Explosion injures 2 in Austin, Texas, where a serial bomber is still at large

Explosion injures 2 in Austin, Texas, where a serial bomber is still at large
Two men have been taken to the hospital after a blast rocked a neighborhood in Austin, Texas. The police have warned residents to stay away from the area.

The bomb on Sunday may have been triggered by a tripwire, according to police. The latest explosions showed “a different level of skill above what we were already concerned that this suspect or suspects may possess,” interim police chief Brian Manley said Monday.

Initial reports suggested there had been two explosions, but police have only confirmed one "Bomb Hotshot" call, and county Emergency Medical Service (EMS) say a "critical incident" has left two people injured. The injuries are serious, but not expected to be life-threatening.

“It's obvious that there has been an explosion, and it’s obvious that is has caused significant injuries to two people,” Austin Police Chief Brian Manley told journalists following the incident.

The area is still a “very active scene right now,” Manley added, noting that police have been checking another suspicious item that they discovered in the same area.
“We do have a second item in the area, a backpack, that we are clearing right now to ensure that it is safe,” he said.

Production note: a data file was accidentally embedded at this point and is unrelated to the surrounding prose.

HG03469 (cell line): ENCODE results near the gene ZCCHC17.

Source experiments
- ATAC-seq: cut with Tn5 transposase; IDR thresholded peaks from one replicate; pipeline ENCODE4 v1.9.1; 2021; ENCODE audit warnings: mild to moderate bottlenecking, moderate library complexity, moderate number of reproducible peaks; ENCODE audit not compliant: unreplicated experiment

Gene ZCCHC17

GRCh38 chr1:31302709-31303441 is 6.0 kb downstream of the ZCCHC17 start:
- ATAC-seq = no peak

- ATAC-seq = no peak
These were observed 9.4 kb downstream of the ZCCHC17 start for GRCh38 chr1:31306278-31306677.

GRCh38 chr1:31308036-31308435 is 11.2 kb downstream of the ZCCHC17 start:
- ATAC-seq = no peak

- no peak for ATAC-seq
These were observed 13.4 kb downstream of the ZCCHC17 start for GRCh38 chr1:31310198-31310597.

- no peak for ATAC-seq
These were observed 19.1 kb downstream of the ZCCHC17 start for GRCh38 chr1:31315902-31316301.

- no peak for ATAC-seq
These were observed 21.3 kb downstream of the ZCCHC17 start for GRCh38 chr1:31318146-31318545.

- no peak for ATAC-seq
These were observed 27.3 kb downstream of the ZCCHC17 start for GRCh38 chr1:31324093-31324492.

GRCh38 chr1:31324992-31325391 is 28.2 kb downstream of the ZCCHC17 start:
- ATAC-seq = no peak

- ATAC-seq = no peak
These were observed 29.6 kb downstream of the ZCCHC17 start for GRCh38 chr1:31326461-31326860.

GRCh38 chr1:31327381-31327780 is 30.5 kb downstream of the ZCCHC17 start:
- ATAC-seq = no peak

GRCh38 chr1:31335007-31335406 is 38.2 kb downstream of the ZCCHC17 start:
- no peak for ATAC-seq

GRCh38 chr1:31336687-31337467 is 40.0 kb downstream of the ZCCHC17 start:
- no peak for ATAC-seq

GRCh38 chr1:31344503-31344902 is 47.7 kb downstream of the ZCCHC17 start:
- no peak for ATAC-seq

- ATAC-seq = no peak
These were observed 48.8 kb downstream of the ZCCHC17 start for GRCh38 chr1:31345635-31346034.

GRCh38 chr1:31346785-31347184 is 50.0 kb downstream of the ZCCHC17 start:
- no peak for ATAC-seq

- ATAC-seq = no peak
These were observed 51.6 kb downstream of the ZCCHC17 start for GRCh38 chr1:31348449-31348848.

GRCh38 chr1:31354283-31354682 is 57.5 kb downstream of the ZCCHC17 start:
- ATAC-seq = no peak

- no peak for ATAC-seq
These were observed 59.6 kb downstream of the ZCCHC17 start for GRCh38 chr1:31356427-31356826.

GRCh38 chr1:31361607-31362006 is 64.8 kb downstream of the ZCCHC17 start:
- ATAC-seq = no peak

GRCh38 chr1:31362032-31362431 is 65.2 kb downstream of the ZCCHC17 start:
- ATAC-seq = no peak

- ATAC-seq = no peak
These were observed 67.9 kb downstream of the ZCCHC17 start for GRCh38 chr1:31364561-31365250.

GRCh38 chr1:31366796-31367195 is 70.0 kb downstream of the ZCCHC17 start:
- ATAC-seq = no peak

Officials have not yet said whether they believe the blast is connected to the three explosions that took place in Austin earlier this month.

The new explosion comes a week after two package bombs went off in the city on Monday morning, killing a 17-year-old local and injuring two women. The teenager inadvertently triggered the device by opening the box after finding it on the steps of his home in a northeast Austin neighborhood, police said.

In a separate incident, a 75-year-old woman was “significantly injured” after she opened a box in front of her home in another part of the city, police said on Monday.

Both of Monday's incidents are being linked to an even earlier explosion on March, 2, which killed 39-year-old Anthony Stephan House in the Harris Ridge neighborhood.

Police believe the three attacks earlier in March were likely carried out by a single serial bomber. With the hunt for the suspect proving unsuccessful so far, Austin police appealed to the bomber to reach out to them and possibly lay out their demands on Sunday.

"We assure you, we are listening and we want to understand what brought you to this point, and we want to listen to you, so please call us," Manley said at a press conference earlier on Sunday. A bounty of $115,000 is being offered for information on the suspect.

The explosive devices in all the previous cases were planted in cardboard boxes, prompting police to warn citizens against approaching suspicious-looking packages of unknown origin that were brought to their doorstep.

Scores of police officers have been combing through more than 400 leads, with some 200 interviews being carried out over the course of the investigation. However, the attacker's motives are still unclear.

On Sunday, Manley said that the bombings were “meant to send a message.” There has been speculation that the attacks were potentially racially motivated. Victims in the first two explosions, 17-year-old Draylen Mason and House, 39, were black, while the third victim was an elderly Hispanic woman.
While police said that they did not rule out the possibility that the bombings were hate crimes, they did not want to limit the scope of the investigation to only one possible explanation.

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